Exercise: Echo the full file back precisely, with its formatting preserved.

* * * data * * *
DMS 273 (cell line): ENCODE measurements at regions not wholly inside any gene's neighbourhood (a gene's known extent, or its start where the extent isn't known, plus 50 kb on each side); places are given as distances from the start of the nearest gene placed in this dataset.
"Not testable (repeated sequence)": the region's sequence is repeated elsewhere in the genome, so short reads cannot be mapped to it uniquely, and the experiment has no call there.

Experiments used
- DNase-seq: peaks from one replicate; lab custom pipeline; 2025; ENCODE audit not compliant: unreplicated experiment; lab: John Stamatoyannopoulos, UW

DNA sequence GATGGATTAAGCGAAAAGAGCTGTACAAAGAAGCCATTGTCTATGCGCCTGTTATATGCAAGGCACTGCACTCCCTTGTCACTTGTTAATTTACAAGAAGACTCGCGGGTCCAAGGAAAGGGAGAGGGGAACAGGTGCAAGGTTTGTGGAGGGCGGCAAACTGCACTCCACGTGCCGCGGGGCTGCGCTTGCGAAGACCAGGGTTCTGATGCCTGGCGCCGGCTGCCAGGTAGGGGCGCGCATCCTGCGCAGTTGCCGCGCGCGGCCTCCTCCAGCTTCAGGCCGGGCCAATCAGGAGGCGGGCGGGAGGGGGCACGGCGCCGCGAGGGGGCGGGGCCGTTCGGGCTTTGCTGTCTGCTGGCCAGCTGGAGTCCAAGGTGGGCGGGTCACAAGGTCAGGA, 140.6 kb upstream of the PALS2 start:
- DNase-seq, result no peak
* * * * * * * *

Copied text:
DMS 273 (cell line): ENCODE measurements at regions not wholly inside any gene's neighbourhood (a gene's known extent, or its start where the extent isn't known, plus 50 kb on each side); places are given as distances from the start of the nearest gene placed in this dataset.
"Not testable (repeated sequence)": the region's sequence is repeated elsewhere in the genome, so short reads cannot be mapped to it uniquely, and the experiment has no call there.

Experiments used
- DNase-seq: peaks from one replicate; lab custom pipeline; 2025; ENCODE audit not compliant: unreplicated experiment; lab: John Stamatoyannopoulos, UW

DNA sequence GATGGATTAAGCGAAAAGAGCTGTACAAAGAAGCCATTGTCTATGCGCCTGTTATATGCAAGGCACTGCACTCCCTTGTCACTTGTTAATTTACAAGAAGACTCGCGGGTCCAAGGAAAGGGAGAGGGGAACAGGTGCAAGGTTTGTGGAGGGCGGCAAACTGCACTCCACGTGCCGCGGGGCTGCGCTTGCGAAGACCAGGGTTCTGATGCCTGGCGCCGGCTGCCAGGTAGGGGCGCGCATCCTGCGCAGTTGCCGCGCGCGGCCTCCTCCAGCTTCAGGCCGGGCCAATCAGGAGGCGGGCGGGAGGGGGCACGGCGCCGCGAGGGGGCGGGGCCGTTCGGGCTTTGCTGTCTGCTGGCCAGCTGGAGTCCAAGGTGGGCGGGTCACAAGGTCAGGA, 140.6 kb upstream of the PALS2 start:
- DNase-seq, result no peak